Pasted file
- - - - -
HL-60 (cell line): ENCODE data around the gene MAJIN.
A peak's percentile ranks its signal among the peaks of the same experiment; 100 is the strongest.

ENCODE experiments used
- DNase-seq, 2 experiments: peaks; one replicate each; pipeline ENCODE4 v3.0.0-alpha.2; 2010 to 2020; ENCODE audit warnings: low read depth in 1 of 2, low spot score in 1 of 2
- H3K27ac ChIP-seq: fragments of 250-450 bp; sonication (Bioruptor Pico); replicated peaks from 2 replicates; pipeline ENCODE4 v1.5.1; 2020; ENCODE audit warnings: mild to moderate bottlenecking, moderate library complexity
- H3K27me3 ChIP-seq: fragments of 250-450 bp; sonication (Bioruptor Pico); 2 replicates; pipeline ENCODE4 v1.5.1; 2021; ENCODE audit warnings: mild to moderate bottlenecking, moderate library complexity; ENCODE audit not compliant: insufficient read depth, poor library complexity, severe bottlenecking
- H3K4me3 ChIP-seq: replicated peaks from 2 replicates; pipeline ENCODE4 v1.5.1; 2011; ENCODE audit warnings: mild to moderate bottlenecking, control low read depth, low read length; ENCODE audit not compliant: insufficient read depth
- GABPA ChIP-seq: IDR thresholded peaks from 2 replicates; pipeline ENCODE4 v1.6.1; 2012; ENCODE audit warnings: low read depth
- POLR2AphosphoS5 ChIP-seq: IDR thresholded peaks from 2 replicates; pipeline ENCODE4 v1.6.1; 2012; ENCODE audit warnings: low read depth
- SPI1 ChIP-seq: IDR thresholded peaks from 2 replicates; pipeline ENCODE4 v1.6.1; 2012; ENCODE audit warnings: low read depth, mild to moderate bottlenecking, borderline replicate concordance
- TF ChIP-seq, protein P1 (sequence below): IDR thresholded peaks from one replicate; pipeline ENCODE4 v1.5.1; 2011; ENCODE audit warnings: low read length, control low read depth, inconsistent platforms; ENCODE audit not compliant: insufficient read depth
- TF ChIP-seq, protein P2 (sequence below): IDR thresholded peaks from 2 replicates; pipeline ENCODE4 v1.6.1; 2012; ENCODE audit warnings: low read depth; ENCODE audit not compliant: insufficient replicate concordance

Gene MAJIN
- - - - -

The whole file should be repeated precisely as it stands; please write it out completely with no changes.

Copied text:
HL-60 (cell line): ENCODE data around the gene MAJIN.
A peak's percentile ranks its signal among the peaks of the same experiment; 100 is the strongest.

ENCODE experiments used
- DNase-seq, 2 experiments: peaks; one replicate each; pipeline ENCODE4 v3.0.0-alpha.2; 2010 to 2020; ENCODE audit warnings: low read depth in 1 of 2, low spot score in 1 of 2
- H3K27ac ChIP-seq: fragments of 250-450 bp; sonication (Bioruptor Pico); replicated peaks from 2 replicates; pipeline ENCODE4 v1.5.1; 2020; ENCODE audit warnings: mild to moderate bottlenecking, moderate library complexity
- H3K27me3 ChIP-seq: fragments of 250-450 bp; sonication (Bioruptor Pico); 2 replicates; pipeline ENCODE4 v1.5.1; 2021; ENCODE audit warnings: mild to moderate bottlenecking, moderate library complexity; ENCODE audit not compliant: insufficient read depth, poor library complexity, severe bottlenecking
- H3K4me3 ChIP-seq: replicated peaks from 2 replicates; pipeline ENCODE4 v1.5.1; 2011; ENCODE audit warnings: mild to moderate bottlenecking, control low read depth, low read length; ENCODE audit not compliant: insufficient read depth
- GABPA ChIP-seq: IDR thresholded peaks from 2 replicates; pipeline ENCODE4 v1.6.1; 2012; ENCODE audit warnings: low read depth
- POLR2AphosphoS5 ChIP-seq: IDR thresholded peaks from 2 replicates; pipeline ENCODE4 v1.6.1; 2012; ENCODE audit warnings: low read depth
- SPI1 ChIP-seq: IDR thresholded peaks from 2 replicates; pipeline ENCODE4 v1.6.1; 2012; ENCODE audit warnings: low read depth, mild to moderate bottlenecking, borderline replicate concordance
- TF ChIP-seq, protein P1 (sequence below): IDR thresholded peaks from one replicate; pipeline ENCODE4 v1.5.1; 2011; ENCODE audit warnings: low read length, control low read depth, inconsistent platforms; ENCODE audit not compliant: insufficient read depth
- TF ChIP-seq, protein P2 (sequence below): IDR thresholded peaks from 2 replicates; pipeline ENCODE4 v1.6.1; 2012; ENCODE audit warnings: low read depth; ENCODE audit not compliant: insufficient replicate concordance

Gene MAJIN